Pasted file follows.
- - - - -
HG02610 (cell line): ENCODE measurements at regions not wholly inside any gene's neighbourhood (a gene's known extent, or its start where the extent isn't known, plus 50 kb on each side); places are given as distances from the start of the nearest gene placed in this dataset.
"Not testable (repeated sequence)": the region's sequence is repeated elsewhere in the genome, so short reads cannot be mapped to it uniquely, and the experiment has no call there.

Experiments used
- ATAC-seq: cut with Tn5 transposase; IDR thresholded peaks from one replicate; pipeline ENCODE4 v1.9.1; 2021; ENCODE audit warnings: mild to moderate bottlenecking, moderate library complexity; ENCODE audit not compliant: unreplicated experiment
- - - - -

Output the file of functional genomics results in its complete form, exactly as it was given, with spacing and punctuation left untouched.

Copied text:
HG02610 (cell line): ENCODE measurements at regions not wholly inside any gene's neighbourhood (a gene's known extent, or its start where the extent isn't known, plus 50 kb on each side); places are given as distances from the start of the nearest gene placed in this dataset.
"Not testable (repeated sequence)": the region's sequence is repeated elsewhere in the genome, so short reads cannot be mapped to it uniquely, and the experiment has no call there.

Experiments used
- ATAC-seq: cut with Tn5 transposase; IDR thresholded peaks from one replicate; pipeline ENCODE4 v1.9.1; 2021; ENCODE audit warnings: mild to moderate bottlenecking, moderate library complexity; ENCODE audit not compliant: unreplicated experiment